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August 1969

Some Structural Features of the Fovea Centralis in the Human Retina

Author Affiliations

Los Angeles
From the Jules Stein Eye Institute and Department of Pathology, University of California School of Medicine, Los Angeles. Dr. Yamada, Visiting Professor is on leave of absence from the Department of Anatomy, Faculty of Medicine, Kyushu University, Fukuoka, Japan.

Arch Ophthalmol. 1969;82(2):151-159. doi:10.1001/archopht.1969.00990020153002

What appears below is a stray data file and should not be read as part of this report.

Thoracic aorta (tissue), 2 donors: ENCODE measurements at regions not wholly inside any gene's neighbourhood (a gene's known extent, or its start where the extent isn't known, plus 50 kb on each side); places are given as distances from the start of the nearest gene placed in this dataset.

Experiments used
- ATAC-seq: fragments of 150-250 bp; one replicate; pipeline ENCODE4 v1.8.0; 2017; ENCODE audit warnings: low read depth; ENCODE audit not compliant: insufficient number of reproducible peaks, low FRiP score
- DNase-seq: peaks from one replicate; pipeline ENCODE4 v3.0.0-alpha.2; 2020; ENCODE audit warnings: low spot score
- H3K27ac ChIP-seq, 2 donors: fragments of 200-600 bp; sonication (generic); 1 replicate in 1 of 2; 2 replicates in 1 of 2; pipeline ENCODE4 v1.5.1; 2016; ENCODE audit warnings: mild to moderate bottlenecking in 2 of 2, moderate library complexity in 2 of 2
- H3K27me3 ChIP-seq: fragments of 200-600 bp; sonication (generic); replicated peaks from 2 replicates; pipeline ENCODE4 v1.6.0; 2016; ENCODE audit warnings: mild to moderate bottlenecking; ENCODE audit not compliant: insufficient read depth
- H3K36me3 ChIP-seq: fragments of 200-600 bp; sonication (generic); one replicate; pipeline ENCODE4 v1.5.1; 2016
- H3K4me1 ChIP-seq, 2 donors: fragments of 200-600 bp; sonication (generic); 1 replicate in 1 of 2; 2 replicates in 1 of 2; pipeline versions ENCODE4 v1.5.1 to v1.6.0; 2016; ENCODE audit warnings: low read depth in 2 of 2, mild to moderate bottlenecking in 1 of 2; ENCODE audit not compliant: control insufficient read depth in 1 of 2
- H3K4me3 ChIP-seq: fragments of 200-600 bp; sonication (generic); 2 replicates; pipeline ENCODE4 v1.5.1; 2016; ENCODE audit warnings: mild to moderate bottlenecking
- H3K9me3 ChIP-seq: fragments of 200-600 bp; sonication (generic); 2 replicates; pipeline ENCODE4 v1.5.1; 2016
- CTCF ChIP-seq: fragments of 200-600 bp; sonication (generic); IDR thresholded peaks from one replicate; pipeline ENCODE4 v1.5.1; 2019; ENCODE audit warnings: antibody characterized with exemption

Fovea centralis in the human retina was studied with light and electron microscopes on a glutaraldehyde-osmium tetroxide fixed and epoxy resin embedded specimen. A relatively large amount of Müller cell processes is recognized at the center of the fovea. These cells constitute the floor of the fundus and possess a watery cytoplasm among central cone fibers in an area about 50μ in diameter. The mitochondria of the foveal cone tend to be dispersed in the inner segment and outer cone fiber. At the center, no ellipsoid is discernible in the inner segment of the foveal cone. The basal lamina along the vitreal surface is extremely thin at the fundus of the fovea. The center of the fovea externa, about 80μ in diameter, shows a slight convex elevation.